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Maj. Gen. Byron E. Gates, Founder Member #7

Byron E. Gates was born at Aberdeen, South Dakota, on May 6, 1895. He attended the University of Montana at Missoula in 1915 and served successively as private, corporal, and flying cadet. From April 29, 1917, to July 31, 1918, when he was commissioned a temporary second lieutenant in the Air Service. He was commissioned a second lieutenant, Air Service, Regular Army, on July 1, 1920.

Maj. Gen. Gates was known throughout the Air Force by the nickname “Hungry”. It was not so much that he had an insatiable appetite but that he always had “that lean and hungry look.”

His first service was with the 19th Aero Squadron in the Air Service, at Kelly Field, Texas. He transferred to Wright Field, Ohio, in August 1917, and in January 1918 entered the Ground School at Urbana, Illinois. He was graduated in February 1918, and the following month became a flying cadet at Love Field, Texas.

He became an instructor at Brooks Field, Texas in September 1918, and returned to Kelly Field, Texas, in January 1919 for duty with the Air Service Mechanics’ School. He became a Motor Transport Officer at Chanute Filed, Illinois in July 1921 and in October 1921 again returned to Kelly Field, Texas and joined the 2nd Bombardment Group.

He was assigned to the 3rd Attack Group, Kelly Field, in November 1921, and in February 1922 joined the 26th Attack Squadron at that field. In January 1923 he joined the 90th Attack Squadron also at Kelly Field, Texas. From February 1924 until January 1926, he was an instructor at the Air Service Advanced Flying School, Kelly Field.

He went to the Philippine Islands and joined the 28th Bombardment Squadron at Camp Nichols. Upon his return to the United States in April 1928, he went to Mitchel Field, New York, for duty with the 5th Observation Squadron. He moved to Miller Field, New York, in January 1930, to become an instructor with the 27th Division Aviation of the New York National Guard.

In October 1933 he became assistant to the Second Corps Area Air Officer at Governors Island, New York. He transferred to Maxwell Field, Alabama, in January 1934 as Fourth Corps Area Property Auditor, and entered the Air Corps Tactical School, Maxwell Field, Alabama, in September 1934. Following graduation in June 1935 he became an instructor at the school. During his time at Maxwell, Gates was among the group of WWI aviators that became the Charter Members of the Order of Daedalians.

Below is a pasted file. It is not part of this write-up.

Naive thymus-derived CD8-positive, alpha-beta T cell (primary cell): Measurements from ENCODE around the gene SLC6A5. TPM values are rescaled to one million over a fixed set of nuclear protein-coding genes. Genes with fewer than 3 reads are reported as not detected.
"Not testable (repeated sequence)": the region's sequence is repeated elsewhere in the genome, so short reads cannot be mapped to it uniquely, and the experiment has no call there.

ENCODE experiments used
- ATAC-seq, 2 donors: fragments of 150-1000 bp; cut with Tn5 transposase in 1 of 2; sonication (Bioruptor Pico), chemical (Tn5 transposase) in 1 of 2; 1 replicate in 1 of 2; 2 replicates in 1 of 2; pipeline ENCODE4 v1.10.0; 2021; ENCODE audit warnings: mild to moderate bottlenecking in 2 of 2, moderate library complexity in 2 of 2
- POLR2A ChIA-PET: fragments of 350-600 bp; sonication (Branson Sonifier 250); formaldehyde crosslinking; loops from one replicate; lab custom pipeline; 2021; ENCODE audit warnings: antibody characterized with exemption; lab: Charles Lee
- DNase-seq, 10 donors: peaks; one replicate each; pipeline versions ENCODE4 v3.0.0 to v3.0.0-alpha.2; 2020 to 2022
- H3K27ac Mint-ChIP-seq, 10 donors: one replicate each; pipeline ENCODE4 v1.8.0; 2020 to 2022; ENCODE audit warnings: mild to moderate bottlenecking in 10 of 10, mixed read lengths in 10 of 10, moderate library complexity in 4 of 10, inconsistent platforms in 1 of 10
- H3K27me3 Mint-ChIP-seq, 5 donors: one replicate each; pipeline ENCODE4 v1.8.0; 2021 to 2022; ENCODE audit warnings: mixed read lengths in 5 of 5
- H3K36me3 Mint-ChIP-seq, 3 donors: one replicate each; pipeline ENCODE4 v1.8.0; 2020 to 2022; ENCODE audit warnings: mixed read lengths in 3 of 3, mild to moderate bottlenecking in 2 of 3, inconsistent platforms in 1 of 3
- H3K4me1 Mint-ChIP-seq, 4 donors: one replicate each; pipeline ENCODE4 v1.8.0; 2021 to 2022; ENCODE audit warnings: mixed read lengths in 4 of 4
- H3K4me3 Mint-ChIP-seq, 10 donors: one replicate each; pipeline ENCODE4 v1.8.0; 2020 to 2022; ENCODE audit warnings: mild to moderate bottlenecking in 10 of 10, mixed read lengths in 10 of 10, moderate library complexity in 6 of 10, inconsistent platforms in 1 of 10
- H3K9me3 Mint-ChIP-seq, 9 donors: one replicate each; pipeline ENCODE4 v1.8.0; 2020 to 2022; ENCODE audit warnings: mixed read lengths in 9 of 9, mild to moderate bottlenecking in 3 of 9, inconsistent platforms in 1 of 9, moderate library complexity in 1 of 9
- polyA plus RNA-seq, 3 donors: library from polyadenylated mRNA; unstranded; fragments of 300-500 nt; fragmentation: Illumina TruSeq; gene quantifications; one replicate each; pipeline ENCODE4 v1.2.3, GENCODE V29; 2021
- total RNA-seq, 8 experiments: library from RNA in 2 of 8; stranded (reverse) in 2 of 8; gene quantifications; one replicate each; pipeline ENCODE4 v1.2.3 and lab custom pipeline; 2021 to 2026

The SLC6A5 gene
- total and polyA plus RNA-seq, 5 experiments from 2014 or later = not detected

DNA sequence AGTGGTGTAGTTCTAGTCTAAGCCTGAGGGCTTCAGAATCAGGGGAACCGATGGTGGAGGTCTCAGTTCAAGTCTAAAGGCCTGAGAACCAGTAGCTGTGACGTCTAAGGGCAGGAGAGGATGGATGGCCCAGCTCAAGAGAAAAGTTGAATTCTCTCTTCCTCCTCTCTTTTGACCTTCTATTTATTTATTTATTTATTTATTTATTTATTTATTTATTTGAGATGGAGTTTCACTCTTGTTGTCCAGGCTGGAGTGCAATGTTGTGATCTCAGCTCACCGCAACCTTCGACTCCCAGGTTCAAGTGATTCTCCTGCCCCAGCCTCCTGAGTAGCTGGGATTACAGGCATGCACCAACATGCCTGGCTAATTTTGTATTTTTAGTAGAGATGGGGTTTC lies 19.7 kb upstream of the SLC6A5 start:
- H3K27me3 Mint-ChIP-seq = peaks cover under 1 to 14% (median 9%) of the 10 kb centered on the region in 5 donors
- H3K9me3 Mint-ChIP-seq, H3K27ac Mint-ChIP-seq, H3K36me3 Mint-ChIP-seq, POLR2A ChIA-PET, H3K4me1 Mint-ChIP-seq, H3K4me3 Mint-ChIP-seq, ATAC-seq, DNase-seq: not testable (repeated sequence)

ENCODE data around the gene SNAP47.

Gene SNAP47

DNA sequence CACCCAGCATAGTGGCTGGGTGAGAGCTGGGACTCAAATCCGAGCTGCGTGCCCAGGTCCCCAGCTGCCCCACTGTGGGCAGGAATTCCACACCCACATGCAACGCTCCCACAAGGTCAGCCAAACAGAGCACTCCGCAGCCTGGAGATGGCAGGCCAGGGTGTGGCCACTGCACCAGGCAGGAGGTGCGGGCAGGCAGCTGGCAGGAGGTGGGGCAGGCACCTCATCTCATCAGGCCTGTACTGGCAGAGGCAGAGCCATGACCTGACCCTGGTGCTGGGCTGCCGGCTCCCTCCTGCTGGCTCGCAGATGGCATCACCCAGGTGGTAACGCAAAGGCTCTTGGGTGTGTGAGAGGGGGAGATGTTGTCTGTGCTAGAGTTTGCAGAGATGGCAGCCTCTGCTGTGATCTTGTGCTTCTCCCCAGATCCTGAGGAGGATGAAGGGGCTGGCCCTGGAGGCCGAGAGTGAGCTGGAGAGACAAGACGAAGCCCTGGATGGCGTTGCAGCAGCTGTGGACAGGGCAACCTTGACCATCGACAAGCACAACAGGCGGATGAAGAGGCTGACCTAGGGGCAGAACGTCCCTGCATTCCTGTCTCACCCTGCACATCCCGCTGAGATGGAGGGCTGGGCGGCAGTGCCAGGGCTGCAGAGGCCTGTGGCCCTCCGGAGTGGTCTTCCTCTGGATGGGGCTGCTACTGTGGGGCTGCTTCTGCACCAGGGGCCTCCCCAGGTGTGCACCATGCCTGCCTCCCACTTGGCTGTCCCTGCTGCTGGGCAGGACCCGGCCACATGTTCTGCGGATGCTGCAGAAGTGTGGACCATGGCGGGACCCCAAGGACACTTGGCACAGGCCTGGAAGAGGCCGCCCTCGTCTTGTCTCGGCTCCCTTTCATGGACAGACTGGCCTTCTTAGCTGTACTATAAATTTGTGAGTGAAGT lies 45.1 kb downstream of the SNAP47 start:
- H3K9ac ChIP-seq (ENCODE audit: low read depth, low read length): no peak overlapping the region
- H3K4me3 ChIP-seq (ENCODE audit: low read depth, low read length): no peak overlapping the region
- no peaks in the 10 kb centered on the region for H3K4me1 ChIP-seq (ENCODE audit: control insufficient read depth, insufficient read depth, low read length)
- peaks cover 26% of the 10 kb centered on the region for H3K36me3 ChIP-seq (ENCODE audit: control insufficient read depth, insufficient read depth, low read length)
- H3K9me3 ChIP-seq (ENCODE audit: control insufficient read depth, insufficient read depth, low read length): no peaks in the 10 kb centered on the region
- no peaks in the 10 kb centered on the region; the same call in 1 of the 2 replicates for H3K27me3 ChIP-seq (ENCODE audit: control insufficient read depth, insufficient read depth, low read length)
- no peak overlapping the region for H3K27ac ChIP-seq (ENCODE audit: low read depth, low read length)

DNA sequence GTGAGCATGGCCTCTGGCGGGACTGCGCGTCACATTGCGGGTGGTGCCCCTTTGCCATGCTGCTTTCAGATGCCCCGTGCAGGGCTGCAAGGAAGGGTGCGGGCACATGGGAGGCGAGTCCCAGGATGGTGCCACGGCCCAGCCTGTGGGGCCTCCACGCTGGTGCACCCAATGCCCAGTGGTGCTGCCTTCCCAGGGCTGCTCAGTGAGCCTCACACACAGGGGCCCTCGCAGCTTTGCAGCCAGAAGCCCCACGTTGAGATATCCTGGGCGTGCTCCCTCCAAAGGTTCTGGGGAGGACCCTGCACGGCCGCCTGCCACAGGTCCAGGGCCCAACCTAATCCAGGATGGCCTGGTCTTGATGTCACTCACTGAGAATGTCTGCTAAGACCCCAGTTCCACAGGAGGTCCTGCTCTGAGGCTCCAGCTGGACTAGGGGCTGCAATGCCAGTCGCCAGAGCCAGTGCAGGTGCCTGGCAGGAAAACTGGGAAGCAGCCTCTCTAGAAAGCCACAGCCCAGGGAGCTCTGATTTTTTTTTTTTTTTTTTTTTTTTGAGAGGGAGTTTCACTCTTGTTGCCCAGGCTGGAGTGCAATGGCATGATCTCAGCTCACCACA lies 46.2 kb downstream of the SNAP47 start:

In July 1940, he became a member of the Plans Division, Office of the Chief of the Air Corps, Washington, D.C. He was transferred to Headquarters, Army Air Forces, Washington, D.C., a year and a half later as Director of Management Control. In September 1943, he was appointed to the Personnel Matters Board, on which he served in addition to his regular duties with Management Control.

His Washington assignments were challenging tasks, but by wise selection and persuasive charm, he recruited some remarkable management talent for the new and semi-autonomous Army Air Forces. Among them were such men as Robert S. McNamara and Charles B. “Tex” Thornton. Gates’ team developed the management techniques and the standardization and control of reporting procedures which permitted efficient growth of the rapidly expanding AAF.

In June 1945, he was senior air member of the United States mission to Brazil and the following month was appointed Deputy Commander of the U.S. Army Air Forces in the South Atlantic.

In April 1947, he became Chief of Staff of the Flying Division, Air Training Command at Randolph Field, Texas.

In October 1949, he assumed command of the pioneer Technical Training School of the Air Training Command at Chanute Air Force Base, Illinois.  He retired in May 1955. He was awarded the Legion of Merit.

General Gates remained in nearby Rantoul shortly after his retirement where he served as mayor, reflecting a long and successful relationship with the civilian community. He died on April 18, 1970 in San Antonio, Texas.